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Letters of intent – beware

When trying to conclude a commercial deal it is tempting for the parties to use a ‘letter of intent’ to cover the points they cannot agree on. 

As the name implies, a letter of intent is a temporary binding or non-binding agreement entered into while the parties conclude formal negotiations. Such letters may be used where they need to procure materials or start work before agreement on all of the formal contract terms (or the price) are concluded. Typically letters of intent are used in construction and engineering contracts.

The CA recently considered a letter of intent relating to facts going back some 15 years. The CA was prepared to find that by commencing work based on what appeared to be a letter of intent, the parties had therefore entered into a contract.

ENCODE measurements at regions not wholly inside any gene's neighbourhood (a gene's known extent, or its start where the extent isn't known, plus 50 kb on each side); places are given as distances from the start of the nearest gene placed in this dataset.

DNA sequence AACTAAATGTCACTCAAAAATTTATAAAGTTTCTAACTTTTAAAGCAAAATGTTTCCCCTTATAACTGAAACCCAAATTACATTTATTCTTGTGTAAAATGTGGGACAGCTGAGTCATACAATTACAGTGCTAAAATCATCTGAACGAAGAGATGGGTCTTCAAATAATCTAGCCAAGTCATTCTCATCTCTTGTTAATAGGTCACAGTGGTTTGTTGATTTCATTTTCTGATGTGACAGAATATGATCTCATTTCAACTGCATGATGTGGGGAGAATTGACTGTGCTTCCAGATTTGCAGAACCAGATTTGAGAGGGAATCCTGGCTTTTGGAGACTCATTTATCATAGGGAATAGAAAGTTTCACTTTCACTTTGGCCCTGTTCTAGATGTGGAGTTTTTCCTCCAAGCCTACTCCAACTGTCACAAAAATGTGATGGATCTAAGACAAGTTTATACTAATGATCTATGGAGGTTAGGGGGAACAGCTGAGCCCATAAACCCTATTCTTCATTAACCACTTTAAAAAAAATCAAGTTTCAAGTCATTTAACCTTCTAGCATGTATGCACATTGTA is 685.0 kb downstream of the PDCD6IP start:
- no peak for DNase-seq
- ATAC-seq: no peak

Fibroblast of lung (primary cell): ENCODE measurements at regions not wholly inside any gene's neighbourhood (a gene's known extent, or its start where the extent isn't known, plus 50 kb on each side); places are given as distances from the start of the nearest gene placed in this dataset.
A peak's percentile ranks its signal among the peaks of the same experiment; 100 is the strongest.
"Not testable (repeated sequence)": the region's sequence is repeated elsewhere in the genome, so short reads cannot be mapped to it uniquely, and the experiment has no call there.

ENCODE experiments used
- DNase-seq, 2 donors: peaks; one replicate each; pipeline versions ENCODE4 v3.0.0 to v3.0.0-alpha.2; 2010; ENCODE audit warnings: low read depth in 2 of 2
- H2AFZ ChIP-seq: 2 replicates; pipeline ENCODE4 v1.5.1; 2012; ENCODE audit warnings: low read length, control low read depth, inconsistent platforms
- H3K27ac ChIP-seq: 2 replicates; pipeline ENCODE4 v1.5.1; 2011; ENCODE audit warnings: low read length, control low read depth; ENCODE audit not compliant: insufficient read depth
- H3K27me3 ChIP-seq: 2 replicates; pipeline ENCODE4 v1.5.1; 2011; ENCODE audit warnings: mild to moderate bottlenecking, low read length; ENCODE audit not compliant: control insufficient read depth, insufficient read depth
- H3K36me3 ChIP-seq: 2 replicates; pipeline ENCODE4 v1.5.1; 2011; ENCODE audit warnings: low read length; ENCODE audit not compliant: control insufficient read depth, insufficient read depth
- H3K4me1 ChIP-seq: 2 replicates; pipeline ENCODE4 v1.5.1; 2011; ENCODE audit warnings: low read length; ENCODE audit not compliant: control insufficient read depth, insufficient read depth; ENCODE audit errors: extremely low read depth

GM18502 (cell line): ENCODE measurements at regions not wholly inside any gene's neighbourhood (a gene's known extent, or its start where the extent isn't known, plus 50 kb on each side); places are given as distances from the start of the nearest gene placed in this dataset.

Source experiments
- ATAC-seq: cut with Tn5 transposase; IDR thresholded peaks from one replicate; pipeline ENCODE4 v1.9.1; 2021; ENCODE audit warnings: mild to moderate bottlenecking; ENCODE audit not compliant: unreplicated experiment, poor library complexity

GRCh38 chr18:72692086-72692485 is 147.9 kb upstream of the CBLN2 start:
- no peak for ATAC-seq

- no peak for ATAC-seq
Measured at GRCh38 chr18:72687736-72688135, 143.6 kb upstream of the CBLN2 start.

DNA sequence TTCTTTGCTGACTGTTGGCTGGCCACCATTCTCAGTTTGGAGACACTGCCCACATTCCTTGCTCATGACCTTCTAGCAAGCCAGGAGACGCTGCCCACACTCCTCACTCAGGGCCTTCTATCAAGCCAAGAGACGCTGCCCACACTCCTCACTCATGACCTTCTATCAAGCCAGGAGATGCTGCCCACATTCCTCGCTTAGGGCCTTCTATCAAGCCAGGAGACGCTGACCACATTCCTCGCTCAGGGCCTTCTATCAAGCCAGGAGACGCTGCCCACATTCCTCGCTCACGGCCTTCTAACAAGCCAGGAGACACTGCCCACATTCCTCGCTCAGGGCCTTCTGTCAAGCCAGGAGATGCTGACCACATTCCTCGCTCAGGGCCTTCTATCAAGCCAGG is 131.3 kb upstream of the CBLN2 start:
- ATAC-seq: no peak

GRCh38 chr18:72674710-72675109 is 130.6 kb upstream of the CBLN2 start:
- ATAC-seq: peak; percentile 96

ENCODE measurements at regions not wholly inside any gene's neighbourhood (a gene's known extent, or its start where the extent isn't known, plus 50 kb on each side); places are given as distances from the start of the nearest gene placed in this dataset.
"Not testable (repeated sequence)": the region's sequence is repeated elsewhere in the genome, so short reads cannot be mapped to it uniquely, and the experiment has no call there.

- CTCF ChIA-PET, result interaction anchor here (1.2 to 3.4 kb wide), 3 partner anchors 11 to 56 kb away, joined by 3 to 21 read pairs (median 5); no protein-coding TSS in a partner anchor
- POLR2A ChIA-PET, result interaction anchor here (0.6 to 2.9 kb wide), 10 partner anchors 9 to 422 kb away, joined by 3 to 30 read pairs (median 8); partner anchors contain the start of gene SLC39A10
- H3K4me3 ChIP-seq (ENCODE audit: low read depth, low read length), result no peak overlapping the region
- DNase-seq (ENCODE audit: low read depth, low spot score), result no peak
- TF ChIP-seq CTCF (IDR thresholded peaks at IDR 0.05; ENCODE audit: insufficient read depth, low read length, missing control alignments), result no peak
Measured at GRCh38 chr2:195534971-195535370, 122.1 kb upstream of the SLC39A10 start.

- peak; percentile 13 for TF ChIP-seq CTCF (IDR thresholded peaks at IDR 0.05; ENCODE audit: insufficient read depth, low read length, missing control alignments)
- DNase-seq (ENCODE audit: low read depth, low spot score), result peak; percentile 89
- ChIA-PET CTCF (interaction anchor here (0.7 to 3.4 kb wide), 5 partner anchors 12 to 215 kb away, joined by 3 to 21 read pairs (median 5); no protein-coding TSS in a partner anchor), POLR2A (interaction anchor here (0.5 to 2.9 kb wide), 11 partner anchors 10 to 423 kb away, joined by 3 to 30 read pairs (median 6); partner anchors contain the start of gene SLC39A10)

Given the potential liability which may arise many years later as a result of a letter of intent, contracting parties and their legal advisers should think very carefully about whether such a letter should be used at all and if so, what the terms should be.

The problem with a letter of intent is that it can allow the parties to put off reaching an agreement and possibly run the risk of never concluding the final contract.

Parties should ask themselves:

 

  • What happens if we never reach agreement on the final contract terms?

  • What do I need to ensure is expressly included in this letter as a consequence?

 

For a discussion of Arcadis v AMEC [2018] EWCA Civ 2222 see article by Charles Russell Speechlys.

 

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